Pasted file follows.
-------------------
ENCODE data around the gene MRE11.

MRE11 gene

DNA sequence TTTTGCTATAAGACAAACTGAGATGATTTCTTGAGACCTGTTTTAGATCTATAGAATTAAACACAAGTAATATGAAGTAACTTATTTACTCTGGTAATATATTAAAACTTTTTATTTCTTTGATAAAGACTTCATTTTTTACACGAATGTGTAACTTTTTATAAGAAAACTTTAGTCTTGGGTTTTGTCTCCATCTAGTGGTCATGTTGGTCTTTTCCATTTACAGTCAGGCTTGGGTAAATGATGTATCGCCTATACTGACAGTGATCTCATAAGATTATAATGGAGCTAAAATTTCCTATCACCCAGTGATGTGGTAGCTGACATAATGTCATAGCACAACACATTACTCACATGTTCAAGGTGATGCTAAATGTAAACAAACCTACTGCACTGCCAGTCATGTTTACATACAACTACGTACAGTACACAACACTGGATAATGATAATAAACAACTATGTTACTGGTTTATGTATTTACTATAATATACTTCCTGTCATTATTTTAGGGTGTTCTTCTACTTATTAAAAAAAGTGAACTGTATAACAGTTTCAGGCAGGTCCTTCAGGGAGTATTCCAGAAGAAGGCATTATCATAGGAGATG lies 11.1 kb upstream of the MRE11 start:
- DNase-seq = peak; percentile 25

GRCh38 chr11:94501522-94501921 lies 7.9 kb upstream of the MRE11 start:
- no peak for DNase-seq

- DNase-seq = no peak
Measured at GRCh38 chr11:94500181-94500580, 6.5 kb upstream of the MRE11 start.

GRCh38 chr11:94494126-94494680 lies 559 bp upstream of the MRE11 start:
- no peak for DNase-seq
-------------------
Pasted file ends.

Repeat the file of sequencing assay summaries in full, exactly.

ENCODE data around the gene MRE11.

MRE11 gene

DNA sequence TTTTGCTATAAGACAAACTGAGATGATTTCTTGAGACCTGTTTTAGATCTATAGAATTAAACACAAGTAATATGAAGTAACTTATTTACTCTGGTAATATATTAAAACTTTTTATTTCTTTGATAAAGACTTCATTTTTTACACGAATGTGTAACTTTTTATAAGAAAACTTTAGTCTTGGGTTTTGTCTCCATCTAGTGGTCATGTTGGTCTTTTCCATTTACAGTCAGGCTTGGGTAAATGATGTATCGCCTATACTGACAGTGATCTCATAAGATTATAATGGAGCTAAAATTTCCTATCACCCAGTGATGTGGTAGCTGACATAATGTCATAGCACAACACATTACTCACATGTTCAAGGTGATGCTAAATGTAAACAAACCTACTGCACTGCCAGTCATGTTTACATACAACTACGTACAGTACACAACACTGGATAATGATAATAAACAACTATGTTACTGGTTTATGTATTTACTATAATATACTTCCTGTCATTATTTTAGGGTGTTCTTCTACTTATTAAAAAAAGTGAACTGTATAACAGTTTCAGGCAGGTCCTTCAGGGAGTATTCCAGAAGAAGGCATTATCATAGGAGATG lies 11.1 kb upstream of the MRE11 start:
- DNase-seq = peak; percentile 25

GRCh38 chr11:94501522-94501921 lies 7.9 kb upstream of the MRE11 start:
- no peak for DNase-seq

- DNase-seq = no peak
Measured at GRCh38 chr11:94500181-94500580, 6.5 kb upstream of the MRE11 start.

GRCh38 chr11:94494126-94494680 lies 559 bp upstream of the MRE11 start:
- no peak for DNase-seq